Donald Trump spoke at an event in September 2016 | MICHAEL VADON/WIKIMEDIA COMMONS CC BY 4.0
In letters addressed to Cabinet nominees of then President-elect Donald Trump, AAAS CEO Rush Holt listed specific ways science can bolster and clarify the important work of certain federal agencies, then offered the assistance of AAAS, and its more than 100,000 members, to help ensure that science plays its important role in providing solutions to complex challenges.
“The U.S. scientific community writ large, and the AAAS in particular, are American assets at your disposal,” Holt wrote. “We look forward to working with you and your team ... to ensure that you are able to draw on high-quality scientific evidence to craft policies that best serve the American people.”
The letters sent to those chosen by Trump to head some of the nation’s most important government agencies were just one example of the ways AAAS has mobilized since the November presidential election to make sure that the voice of the science community is heard, to remind the incoming administration of the benefits to quality of life and economic progress of scientific innovation, and to involve scientists and scientific evidence in the ongoing process of creating government policy.
On the day after the election, Holt released a statement in which he said the president-elect should appoint a respected scientist or engineer to the position of science adviser as soon as possible, in order to accomplish the goals Trump outlined in campaign promises, particularly regarding the health of the American economy and job market.
“President-elect Donald Trump must be prepared to advance science, technology, and education to drive economic progress, innovation, and jobs, and to improve people’s lives,” Holt said in the statement, which was quoted in the Washington Post.
Holt, who served 16 years as a representative to the U.S. Congress before becoming chief executive at AAAS, spoke out again on 17 November, in a Science editorial that was picked up by NBC News. In the article, Holt spoke directly to scientists, saying they must present relevant evidence to policymakers, “clearly, directly, and without condescension.”
AAAS CEO Rush Holt | EUROPEAN COMMISSION 2016
“We must make clear that an official cannot wish away what is known about climate change, gun violence, opioid addiction, fisheries depletion, or any other public issue illuminated by research,” wrote Holt, who is also the executive publisher of the Science family of journals. “This election is said to have been about rejecting the political establishment. We cannot let that mean rejecting established facts.”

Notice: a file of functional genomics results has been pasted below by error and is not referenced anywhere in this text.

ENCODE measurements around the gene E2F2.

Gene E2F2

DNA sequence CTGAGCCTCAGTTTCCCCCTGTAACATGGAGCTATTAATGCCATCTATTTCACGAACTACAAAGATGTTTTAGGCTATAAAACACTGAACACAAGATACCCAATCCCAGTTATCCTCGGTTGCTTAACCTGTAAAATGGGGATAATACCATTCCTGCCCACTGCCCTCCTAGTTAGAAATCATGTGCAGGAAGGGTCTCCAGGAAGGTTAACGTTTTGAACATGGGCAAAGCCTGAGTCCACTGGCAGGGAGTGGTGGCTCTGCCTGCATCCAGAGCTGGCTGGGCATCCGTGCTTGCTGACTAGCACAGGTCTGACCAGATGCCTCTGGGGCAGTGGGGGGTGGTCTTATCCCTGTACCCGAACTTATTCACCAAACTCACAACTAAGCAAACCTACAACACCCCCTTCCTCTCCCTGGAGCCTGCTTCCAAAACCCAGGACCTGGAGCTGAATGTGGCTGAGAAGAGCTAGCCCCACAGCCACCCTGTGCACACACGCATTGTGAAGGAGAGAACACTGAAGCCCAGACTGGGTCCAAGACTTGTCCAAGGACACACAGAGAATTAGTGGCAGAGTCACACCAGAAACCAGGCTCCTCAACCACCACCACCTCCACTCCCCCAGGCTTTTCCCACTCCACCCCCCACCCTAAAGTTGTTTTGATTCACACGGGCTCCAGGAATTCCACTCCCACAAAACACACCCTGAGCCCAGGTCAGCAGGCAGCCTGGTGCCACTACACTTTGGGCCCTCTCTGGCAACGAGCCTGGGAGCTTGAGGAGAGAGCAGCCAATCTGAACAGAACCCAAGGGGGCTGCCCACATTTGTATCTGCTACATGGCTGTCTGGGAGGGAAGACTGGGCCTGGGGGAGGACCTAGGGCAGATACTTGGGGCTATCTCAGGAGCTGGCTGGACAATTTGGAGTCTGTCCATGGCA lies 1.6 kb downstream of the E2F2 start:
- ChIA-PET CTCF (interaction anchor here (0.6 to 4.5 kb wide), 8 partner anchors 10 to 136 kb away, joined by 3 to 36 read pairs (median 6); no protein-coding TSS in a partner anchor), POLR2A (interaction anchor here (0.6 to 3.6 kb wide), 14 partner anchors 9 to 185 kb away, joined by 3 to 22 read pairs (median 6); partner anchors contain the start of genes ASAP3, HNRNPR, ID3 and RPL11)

On 23 November, a coalition of 29 leaders of scientific and higher education organizations brought together by AAAS Director of Government Relations Joanne Carney issued a statement again urging Trump to name a qualified science adviser. The message was also direct-tweeted to the president-elect and provoked mentions in many publications, including the New York Times, the Washington Post, Motherboard, and the Huffington Post.
To help the scientific community stay informed about transition news and AAAS engagement, AAAS has launched a special online information hub, which will be updated throughout the first 100 days of the new administration. The information center offers everything from background on the Cabinet nominees and information regarding the role that science plays at each agency and department, to recent science-related editorials on the transition, updates regarding the Senate confirmation hearings, a rundown of articles from Science related to the transition, and a link to the information needed for individuals to contact members of Congress. Soon, the AAAS team will launch an email newsletter with science-related news about the new administration, which will be available through a sign-up process hosted on the website. AAAS also created an opportunity for members to contribute ideas for questions that could be asked during Cabinet nomination hearings via the AAAS Trellis website.
Meanwhile, the 2017 AAAS Annual Meeting, to be held in Boston 16-20 February, will offer resources to scientists and aspiring scientists wanting to communicate their research results effectively to the public and government. The meeting, with the theme Serving Society Through Science Policy, will bring together top experts in informing policy with scientific evidence. The program includes a workshop entitled “Catalyzing Advocacy in Science and Engineering” for students interested in the role of science in policymaking, offering advice for how to advocate for research throughout their careers. Another offering provides all symposia speakers and moderators with a free Presentation Rx communication consultation to hone their methods for explaining their research and why it is important.
As Holt said in a 20 December Motherboard editorial directed to young scientists, groups such as AAAS offer opportunities for scientists and engineers to engage in policy, methods for advocacy and engagement, and communication training—in other words, the tools to maximize the impact of their work.
“The promise of science to uplift the next generation of innovators, drive prosperity, and ease human suffering is a powerful message,” Holt wrote. “So, speak up. Keep focused. Carry on.”
This article appeared in AAAS News & Notes in the January 27, 2017, edition of Science.
[Credit for associated image: Pixabay by CC 0 PUBLIC DOMAIN]